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Open Access Publications from the University of California

Improving the prognosis of patients with severely decreased glomerular filtration rate (CKD G4+): conclusions from a Kidney Disease: Improving Global Outcomes (KDIGO) Controversies Conference.

  • Author(s): Eckardt, Kai-Uwe
  • Bansal, Nisha
  • Coresh, Josef
  • Evans, Marie
  • Grams, Morgan E
  • Herzog, Charles A
  • James, Matthew T
  • Heerspink, Hiddo JL
  • Pollock, Carol A
  • Stevens, Paul E
  • Tamura, Manjula Kurella
  • Tonelli, Marcello A
  • Wheeler, David C
  • Winkelmayer, Wolfgang C
  • Cheung, Michael
  • Hemmelgarn, Brenda R
  • Conference Participants
  • et al.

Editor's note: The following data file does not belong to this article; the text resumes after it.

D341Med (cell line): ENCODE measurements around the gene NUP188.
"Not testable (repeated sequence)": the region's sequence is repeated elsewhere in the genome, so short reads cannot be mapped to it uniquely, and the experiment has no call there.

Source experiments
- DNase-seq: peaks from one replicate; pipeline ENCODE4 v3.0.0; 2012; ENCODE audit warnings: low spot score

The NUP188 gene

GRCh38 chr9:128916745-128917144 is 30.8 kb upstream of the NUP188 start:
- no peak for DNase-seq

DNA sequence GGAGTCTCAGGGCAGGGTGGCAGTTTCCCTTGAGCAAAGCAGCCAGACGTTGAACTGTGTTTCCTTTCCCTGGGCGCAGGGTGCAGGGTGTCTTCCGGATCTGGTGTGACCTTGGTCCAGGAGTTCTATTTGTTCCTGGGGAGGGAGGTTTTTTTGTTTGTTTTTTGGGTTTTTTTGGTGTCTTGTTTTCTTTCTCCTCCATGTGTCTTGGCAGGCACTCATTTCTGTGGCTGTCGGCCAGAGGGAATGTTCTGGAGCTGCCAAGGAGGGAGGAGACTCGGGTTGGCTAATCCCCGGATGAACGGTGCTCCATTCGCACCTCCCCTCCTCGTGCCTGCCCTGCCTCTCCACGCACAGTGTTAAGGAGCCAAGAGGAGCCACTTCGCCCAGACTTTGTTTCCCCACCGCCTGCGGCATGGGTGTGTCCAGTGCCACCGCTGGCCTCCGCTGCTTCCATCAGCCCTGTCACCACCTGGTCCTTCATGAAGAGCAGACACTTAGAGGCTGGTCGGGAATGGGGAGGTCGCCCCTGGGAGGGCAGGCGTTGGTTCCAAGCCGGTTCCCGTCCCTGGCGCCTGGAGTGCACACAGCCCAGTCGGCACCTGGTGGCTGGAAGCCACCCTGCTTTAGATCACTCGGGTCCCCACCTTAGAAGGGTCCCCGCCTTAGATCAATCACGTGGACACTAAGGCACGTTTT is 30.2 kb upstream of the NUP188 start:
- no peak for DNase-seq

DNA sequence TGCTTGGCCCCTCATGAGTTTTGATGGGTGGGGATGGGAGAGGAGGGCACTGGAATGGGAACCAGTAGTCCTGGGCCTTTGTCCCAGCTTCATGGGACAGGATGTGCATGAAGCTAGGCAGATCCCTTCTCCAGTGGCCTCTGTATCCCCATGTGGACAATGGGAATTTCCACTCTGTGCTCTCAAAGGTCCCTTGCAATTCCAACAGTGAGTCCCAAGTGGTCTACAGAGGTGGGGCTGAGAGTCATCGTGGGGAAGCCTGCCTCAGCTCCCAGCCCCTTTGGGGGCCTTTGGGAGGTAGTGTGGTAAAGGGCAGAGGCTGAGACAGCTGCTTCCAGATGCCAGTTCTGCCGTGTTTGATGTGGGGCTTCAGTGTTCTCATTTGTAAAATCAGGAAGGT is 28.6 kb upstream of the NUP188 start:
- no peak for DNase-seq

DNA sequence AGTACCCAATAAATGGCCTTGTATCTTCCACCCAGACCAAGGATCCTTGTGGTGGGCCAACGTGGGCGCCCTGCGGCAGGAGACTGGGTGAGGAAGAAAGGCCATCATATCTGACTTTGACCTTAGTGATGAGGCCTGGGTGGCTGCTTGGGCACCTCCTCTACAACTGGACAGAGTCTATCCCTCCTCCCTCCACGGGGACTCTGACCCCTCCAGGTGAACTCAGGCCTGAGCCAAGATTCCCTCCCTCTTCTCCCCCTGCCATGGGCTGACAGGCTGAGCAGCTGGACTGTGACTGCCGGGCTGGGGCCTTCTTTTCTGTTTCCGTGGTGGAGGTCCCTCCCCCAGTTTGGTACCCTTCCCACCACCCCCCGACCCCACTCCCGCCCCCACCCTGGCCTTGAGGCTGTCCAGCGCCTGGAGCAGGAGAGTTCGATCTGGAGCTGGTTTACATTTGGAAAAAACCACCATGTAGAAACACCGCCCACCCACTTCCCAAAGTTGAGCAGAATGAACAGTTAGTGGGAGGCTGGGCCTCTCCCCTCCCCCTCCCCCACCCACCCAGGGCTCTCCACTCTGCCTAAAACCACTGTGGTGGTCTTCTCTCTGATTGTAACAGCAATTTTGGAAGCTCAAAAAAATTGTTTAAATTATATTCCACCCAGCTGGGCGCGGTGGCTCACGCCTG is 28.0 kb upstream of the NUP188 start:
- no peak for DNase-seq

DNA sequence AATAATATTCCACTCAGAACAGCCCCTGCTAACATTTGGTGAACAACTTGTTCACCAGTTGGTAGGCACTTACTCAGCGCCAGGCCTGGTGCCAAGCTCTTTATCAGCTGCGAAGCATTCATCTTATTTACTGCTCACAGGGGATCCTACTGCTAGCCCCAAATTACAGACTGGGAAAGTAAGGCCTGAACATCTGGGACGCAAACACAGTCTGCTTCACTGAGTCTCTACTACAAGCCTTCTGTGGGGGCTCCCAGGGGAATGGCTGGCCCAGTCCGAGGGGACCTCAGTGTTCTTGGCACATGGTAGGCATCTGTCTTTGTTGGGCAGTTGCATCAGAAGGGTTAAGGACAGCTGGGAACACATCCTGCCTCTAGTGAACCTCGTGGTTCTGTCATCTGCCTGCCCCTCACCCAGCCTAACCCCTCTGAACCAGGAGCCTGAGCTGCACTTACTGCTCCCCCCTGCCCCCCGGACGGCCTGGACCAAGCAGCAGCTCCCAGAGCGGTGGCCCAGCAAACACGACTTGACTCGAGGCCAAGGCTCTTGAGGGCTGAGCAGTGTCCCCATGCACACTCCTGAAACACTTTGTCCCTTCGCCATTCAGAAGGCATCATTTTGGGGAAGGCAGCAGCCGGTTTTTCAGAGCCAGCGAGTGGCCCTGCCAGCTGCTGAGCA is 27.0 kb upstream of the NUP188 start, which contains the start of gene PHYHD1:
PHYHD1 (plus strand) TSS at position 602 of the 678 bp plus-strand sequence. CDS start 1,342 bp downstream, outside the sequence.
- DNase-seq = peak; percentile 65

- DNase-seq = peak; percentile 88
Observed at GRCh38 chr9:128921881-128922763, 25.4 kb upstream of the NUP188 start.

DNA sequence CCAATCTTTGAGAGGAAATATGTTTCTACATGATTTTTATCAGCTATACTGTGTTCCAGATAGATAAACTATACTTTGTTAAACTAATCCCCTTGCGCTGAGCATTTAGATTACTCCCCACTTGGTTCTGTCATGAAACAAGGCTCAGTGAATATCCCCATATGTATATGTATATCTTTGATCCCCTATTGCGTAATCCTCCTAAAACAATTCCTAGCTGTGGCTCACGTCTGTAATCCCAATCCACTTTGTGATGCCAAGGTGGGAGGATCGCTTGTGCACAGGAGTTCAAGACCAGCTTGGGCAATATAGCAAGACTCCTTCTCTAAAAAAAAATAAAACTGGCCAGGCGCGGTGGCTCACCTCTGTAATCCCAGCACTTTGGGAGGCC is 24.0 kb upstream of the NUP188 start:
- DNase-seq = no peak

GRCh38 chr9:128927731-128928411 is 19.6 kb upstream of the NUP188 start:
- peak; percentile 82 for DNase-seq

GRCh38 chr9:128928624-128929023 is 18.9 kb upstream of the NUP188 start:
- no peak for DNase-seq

Patients with severely decreased glomerular filtration rate (GFR) (i.e., chronic kidney disease [CKD] G4+) are at increased risk for kidney failure, cardiovascular disease (CVD) events (including heart failure), and death. However, little is known about the variability of outcomes and optimal therapeutic strategies, including initiation of kidney replacement therapy (KRT). Kidney Disease: Improving Global Outcomes (KDIGO) organized a Controversies Conference with an international expert group in December 2016 to address this gap in knowledge. In collaboration with the CKD Prognosis Consortium (CKD-PC) a global meta-analysis of cohort studies (n = 264,515 individuals with CKD G4+) was conducted to better understand the timing of clinical outcomes in patients with CKD G4+ and risk factors for different outcomes. The results confirmed the prognostic value of traditional CVD risk factors in individuals with severely decreased GFR, although the risk estimates vary for kidney and CVD outcomes. A 2- and 4-year model of the probability and timing of kidney failure requiring KRT was also developed. The implications of these findings for patient management were discussed in the context of published evidence under 4 key themes: management of CKD G4+, diagnostic and therapeutic challenges of heart failure, shared decision-making, and optimization of clinical trials in CKD G4+ patients. Participants concluded that variable prognosis of patients with advanced CKD mandates individualized, risk-based management, factoring in competing risks and patient preferences.

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